Friday dawned bright and sunny, perfect conditions for a whole day off work. Touring Cape Town on the Topless Red Bus Tour, sucking lollipops while accosting others to take our photograph and cracking up, as only South Africans can, at the often cheesy audio commentary – it was a day otherwise known as the Flat Art Studios end of year party.
A couple of weeks ago and after a meeting as long as the tour would be (Dawie takes his planning very seriously) we had set out every detail of the route. It would kick off with a secret santa exchange in the office at 8am and end with supper at La Vie, Seapoint at 7pm. It was to be a day like no other, an entire day stuck with the same people we work with every single day. Had it been any other group of individuals we may have shuddered at the thought, but being the Flat Art team we were as excited as an American tourist fresh off the plane, in search of elephants roaming the streets and spears flying through the sky.
It must be said that Willem received the most… interesting, secret santa gift. Having been limited to R50 most of us had given cheery gifts of chocolate, peppermint tea and soetkoekies but Dawie decided to give Willem a practical gift, a fire starter. Now Willem has a history of misuse when it comes to fire as he once caused a mini explosion at work by dropping his lighter in the passage but hopefully this time he will be more careful. If you’re ever caught on a mountain side after dark, forget Bear Grylls; Grizzly Bear, aka Willem, is now your go-to-guy.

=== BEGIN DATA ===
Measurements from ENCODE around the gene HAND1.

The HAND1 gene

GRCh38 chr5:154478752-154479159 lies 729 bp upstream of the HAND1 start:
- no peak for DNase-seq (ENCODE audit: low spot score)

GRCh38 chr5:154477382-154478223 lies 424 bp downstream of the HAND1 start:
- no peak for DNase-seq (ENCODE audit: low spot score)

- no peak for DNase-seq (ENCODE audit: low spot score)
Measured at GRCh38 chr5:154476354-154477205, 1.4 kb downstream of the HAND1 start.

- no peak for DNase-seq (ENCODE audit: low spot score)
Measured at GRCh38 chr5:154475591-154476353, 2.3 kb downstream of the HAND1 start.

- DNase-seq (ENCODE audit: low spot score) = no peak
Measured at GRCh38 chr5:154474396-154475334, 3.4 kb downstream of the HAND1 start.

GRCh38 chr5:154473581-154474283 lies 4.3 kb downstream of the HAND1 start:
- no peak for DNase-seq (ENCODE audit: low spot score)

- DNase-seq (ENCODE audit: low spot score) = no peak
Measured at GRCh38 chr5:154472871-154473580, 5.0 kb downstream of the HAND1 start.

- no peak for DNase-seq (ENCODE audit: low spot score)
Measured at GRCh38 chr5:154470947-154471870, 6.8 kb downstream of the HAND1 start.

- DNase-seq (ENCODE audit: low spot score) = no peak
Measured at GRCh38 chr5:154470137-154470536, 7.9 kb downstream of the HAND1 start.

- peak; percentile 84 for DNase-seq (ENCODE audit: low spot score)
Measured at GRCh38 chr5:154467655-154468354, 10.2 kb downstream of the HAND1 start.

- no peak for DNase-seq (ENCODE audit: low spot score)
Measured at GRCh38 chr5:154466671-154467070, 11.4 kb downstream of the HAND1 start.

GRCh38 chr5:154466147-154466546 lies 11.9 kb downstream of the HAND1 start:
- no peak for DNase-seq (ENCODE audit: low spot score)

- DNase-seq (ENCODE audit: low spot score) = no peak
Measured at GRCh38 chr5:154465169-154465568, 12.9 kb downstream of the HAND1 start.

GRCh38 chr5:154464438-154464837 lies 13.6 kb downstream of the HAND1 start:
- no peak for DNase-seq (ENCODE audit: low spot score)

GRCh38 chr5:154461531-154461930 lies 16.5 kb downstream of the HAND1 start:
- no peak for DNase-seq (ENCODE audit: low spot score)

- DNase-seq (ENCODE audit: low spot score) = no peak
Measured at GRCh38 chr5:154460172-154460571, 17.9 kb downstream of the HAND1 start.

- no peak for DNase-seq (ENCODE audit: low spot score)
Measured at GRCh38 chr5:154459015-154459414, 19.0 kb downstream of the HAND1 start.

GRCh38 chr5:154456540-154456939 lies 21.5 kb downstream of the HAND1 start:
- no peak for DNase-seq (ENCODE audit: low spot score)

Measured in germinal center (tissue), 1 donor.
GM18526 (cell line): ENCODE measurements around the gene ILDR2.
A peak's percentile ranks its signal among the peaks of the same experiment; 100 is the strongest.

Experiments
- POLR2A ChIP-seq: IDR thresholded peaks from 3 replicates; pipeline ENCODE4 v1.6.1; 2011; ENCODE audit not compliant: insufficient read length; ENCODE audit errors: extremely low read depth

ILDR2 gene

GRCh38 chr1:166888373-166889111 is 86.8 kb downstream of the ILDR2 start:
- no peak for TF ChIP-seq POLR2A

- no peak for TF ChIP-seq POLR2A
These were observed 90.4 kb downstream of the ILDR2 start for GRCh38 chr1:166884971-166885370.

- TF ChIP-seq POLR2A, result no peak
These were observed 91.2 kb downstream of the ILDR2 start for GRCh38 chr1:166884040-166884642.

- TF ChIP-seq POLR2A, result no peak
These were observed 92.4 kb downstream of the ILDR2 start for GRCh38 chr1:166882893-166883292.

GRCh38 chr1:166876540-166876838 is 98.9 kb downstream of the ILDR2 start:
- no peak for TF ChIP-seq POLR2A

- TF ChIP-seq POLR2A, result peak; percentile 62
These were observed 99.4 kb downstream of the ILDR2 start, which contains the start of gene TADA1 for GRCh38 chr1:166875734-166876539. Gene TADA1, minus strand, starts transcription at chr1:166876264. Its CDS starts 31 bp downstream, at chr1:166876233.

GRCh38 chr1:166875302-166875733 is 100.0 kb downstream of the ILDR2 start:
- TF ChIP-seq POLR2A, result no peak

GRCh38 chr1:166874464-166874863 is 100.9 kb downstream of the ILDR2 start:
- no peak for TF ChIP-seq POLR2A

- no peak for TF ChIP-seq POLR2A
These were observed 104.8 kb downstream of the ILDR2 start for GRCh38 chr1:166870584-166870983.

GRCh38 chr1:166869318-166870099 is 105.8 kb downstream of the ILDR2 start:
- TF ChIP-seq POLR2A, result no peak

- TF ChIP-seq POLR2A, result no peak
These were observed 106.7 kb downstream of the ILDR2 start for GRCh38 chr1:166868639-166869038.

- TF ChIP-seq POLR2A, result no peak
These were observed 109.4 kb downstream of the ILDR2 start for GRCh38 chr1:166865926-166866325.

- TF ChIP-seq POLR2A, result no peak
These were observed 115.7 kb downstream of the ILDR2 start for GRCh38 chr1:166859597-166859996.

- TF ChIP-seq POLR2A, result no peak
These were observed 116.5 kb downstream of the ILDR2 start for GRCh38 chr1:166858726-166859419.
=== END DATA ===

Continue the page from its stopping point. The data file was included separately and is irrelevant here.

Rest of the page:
The red bus tour sets off from the Waterfront so it was time for the team to avoid high parking tariffs designed for the very tourists we were pretending to be and rather make the truly South African decision of catching a minibus taxi to the MyCiTi bus stop in town and then to the V&A. For all the chaos and mayhem taxis cause on our streets, on the inside it was surprisingly well-organized and serene. It proved to be a safe and mildly pleasant trip and the only one in any real peril were we to have an accident, was Dawie. He was perched on what appeared to be a precariously upturned plastic crate with a weathered blanket on top for extra comfort but not extra safety.
With our stomachs rumbling and the team’s insatiable appetite for coffee (we blame the coffee machine) our first port of call before even hitting the bus was the Breakfast Run R20 breakfast at Primi Piatti. With the sea glinting and the bacon glistening and despite our waitress’s questionable manners (we must have looked more like tourists than we thought) it was a great fuel up for the day ahead.
After breakfast it was time to plug in our festive red plastic earphones and board the bus. Even for Cape Town locals and those who have lived here most of their lives, the commentary is enlightening and educational. This was just the vibe Dawie was after as he once again sent us out into the world to learn, and this we did. Between the Waterfront and our first stop – St George’s Cathedral – we learnt that snoek, being quite a bony fish is best eaten in paté form. This was placed amongst actually quite useful nuggets of historical information but for some reason those didn’t quite seem to stick as fast.